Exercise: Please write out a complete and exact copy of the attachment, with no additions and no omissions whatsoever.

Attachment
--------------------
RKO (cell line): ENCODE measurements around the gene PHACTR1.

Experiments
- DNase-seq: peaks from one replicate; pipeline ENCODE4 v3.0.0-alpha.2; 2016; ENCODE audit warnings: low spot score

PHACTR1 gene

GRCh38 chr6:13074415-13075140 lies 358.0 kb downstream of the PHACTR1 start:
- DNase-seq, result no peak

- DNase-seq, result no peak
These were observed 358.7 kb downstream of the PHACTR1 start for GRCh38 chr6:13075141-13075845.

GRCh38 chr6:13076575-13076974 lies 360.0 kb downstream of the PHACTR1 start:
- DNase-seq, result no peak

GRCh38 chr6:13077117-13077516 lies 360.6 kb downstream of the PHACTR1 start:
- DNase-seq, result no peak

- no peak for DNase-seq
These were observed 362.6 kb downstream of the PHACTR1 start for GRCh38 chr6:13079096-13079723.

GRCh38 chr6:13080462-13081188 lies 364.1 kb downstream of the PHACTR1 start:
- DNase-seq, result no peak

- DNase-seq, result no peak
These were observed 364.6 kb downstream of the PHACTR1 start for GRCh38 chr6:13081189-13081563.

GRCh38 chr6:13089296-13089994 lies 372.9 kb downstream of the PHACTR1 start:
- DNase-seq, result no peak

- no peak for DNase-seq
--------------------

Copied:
RKO (cell line): ENCODE measurements around the gene PHACTR1.

Experiments
- DNase-seq: peaks from one replicate; pipeline ENCODE4 v3.0.0-alpha.2; 2016; ENCODE audit warnings: low spot score

PHACTR1 gene

GRCh38 chr6:13074415-13075140 lies 358.0 kb downstream of the PHACTR1 start:
- DNase-seq, result no peak

- DNase-seq, result no peak
These were observed 358.7 kb downstream of the PHACTR1 start for GRCh38 chr6:13075141-13075845.

GRCh38 chr6:13076575-13076974 lies 360.0 kb downstream of the PHACTR1 start:
- DNase-seq, result no peak

GRCh38 chr6:13077117-13077516 lies 360.6 kb downstream of the PHACTR1 start:
- DNase-seq, result no peak

- no peak for DNase-seq
These were observed 362.6 kb downstream of the PHACTR1 start for GRCh38 chr6:13079096-13079723.

GRCh38 chr6:13080462-13081188 lies 364.1 kb downstream of the PHACTR1 start:
- DNase-seq, result no peak

- DNase-seq, result no peak
These were observed 364.6 kb downstream of the PHACTR1 start for GRCh38 chr6:13081189-13081563.

GRCh38 chr6:13089296-13089994 lies 372.9 kb downstream of the PHACTR1 start:
- DNase-seq, result no peak

- no peak for DNase-seq